Causes, Symptoms & Treatment Options

It is likely you have heard the phrase “I’m sooo OCD.” This phrase is often used to describe personality traits associated with cleanliness and organization, however OCD is very different from having a couple of these personality traits. OCD includes many components that interfere with an individual’s ability to function and causes significant distress. It can be frustrating for those who suffer from OCD to hear the stereotypes and stigmas that get attached to this disorder. This article is aimed to help educate on what OCD actually is, how to recognize it, what causes it, and treatment options.

What is OCD? 

Most of us have experienced bizarre thoughts before – have you ever been driving and had a random thought of crashing your car? These types of thoughts are perfectly normal, however, for someone with OCD, these thoughts get stuck. Someone with OCD over interprets the importance of these thoughts. They may think “does this mean I want to crash my car? What if I somehow lose control?” The individual then does actions (compulsions), mentally and/or physically, to avoid the distress associated with these thoughts. For example, an individual with OCD who has thoughts of crashing their car may do some mental compulsions of reassuring themselves they won’t crash the car and trying to figure out if they do want to crash the car. They may also engage in physical compulsions such as pulling over, finding lower risk roads and avoiding driving in general. These are examples of compulsions, however, compulsions will vary from person to person. Situations that trigger OCD thoughts become distressing, and individuals may start to avoid these situations.

OCD Signs and Symptoms  

For people with OCD, obsessions and compulsions take up a significant amount of time, cause anxiety and distress, and interfere with quality of life and functioning. Obsessions can be about a number of topics, and many people experience multiple OCD themes that may change over time. Some individuals only have mental compulsions, leading to OCD being undiagnosed if not screened by an OCD specialist.

....leading to OCD being undiagnosed if not screened by an OCD specialist.

Common Obsessions

  • Fears that yourself or those you love might get hurt
  • Fear and/or disgust related contamination
  • Disturbing sexual thoughts or images
  • Disturbing violent thoughts or images
  • Fear of acting on unwanted impulses or of blurting out an insult or obscenity
  • Extreme concern with order and symmetry
  • Extreme concern with morals and values
  • Superstitious obsessions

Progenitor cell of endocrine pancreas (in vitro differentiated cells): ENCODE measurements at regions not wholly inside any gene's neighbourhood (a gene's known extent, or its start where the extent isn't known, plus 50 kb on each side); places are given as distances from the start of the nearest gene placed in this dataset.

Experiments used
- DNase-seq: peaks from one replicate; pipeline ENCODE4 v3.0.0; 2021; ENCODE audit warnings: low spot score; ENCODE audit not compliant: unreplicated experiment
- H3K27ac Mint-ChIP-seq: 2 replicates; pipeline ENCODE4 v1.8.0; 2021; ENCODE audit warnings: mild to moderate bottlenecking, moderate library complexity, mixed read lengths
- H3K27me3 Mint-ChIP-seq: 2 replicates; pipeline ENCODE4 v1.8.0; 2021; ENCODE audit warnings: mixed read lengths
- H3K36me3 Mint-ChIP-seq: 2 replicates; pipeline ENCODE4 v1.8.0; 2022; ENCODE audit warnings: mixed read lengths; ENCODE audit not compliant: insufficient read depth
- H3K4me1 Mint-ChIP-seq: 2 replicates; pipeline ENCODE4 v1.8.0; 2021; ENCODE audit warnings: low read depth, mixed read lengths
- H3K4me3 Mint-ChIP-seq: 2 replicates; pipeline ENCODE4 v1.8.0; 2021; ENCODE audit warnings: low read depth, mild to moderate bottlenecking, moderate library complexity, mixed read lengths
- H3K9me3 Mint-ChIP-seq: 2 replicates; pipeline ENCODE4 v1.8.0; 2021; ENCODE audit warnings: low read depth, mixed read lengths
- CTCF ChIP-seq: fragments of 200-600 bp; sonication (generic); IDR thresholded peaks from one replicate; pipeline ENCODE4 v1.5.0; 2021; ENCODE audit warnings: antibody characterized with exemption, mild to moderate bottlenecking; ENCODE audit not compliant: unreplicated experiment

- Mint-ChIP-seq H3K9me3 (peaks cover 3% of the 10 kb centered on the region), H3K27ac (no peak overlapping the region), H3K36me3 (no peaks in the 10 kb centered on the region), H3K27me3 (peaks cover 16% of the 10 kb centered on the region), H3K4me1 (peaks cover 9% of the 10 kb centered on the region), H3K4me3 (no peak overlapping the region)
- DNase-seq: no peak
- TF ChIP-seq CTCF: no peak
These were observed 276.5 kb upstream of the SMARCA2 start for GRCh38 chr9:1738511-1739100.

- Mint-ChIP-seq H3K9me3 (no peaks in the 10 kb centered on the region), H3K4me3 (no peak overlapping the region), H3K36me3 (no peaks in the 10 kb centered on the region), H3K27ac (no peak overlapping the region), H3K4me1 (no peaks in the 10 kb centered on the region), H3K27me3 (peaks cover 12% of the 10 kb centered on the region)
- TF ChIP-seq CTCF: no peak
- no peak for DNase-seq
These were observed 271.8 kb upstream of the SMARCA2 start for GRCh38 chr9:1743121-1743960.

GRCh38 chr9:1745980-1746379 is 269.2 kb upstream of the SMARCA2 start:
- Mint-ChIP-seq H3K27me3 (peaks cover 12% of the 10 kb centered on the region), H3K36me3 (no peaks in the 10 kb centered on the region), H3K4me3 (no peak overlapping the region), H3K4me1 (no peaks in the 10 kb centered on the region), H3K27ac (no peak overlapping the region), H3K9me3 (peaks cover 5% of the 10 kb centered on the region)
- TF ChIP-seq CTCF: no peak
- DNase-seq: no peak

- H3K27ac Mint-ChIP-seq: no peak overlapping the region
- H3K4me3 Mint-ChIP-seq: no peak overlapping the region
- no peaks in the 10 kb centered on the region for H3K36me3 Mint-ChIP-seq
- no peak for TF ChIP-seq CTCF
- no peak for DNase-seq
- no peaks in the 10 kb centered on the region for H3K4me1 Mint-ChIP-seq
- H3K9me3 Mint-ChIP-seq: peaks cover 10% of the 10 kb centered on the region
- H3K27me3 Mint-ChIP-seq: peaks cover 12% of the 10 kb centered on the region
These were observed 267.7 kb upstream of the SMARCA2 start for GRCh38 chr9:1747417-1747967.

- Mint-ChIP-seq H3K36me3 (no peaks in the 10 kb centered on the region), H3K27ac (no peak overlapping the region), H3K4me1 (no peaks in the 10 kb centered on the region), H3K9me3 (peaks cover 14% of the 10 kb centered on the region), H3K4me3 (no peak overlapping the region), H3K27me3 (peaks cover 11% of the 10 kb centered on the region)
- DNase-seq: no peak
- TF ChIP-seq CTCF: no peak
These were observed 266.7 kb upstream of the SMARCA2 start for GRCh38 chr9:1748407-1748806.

• Fears of being responsible for something terrible happening

Common Compulsions

  • Constantly checking on your loved ones to make sure they are safe
  • Mental rituals
  • Asking for reassurance or giving yourself reassurance
  • Mental review and overanalyzing
  • Excessive praying
  • Confessing or warning
  • Excessive list making or planning
  • Excessive hand washing, showering, or brushing teeth
  • Excessive cleaning of household objects
  • Repeatedly checking on appliances, switches, and locks
  • Checking that nothing bad did or will happen
  • Repeated counting, tapping, staring, blinking, or other tics

What causes OCD? 

The exact cause of OCD is unknown, however, research suggests differences in genetics and the brain are contributing factors. An individual with a family member who has a disorder such as anxiety, OCD, hoarding, body dysmorphic disorder, skin picking, or hairpulling is at higher risk for developing OCD. OCD is often triggered or becomes worse in relation to hormonal changes (e.g. puberty and pregnancy), and stressful environmental factors (e.g. life changes and trauma).

How is OCD treated? 

Exposure and Response Prevention (ERP) is the gold standard treatment for OCD. One of the simplest ways to explain ERP is to relate OCD to an alarm. Each person has an alarm system in their brain that goes off to alert them of potential danger. This prompts behaviors that seek to neutralize the potential threat. In OCD, the alarm system in the brain is going off when it doesn’t need to. The alarm signal gives urges to neutralize the threat, through compulsions and/or avoiding the situation. When these avoidant behaviors are done, the brain learns we are safe because we did the avoidant behaviors or compulsions. The opposite is also true - when an individual can approach a triggering situation (exposures) and practice preventing compulsions (response prevention), the brain learns we can approach those situations and still be safe. It recalibrates the “false alarm” that is going off.

This form of therapy likely sounds intimidating, and it is normal to be apprehensive about what it may entail. Finding a therapist who is familiar with OCD is important. A therapist trained in ERP will walk you through the process and help you learn and implement the skills designed to increase distress tolerance, process emotions, and engage more fully in your life. Common skills used to help an individual engage in ERP are Dialectical Behavioral Therapy (DBT) skills and Acceptance and Commitment Therapy (ACT) skills.

Amanda Gibb, LCSW

Amanda is a specialty therapist for obsessive-compulsive related disorders and anxiety disorders. She is trained in exposure with response prevention, ACT, and DBT skills.

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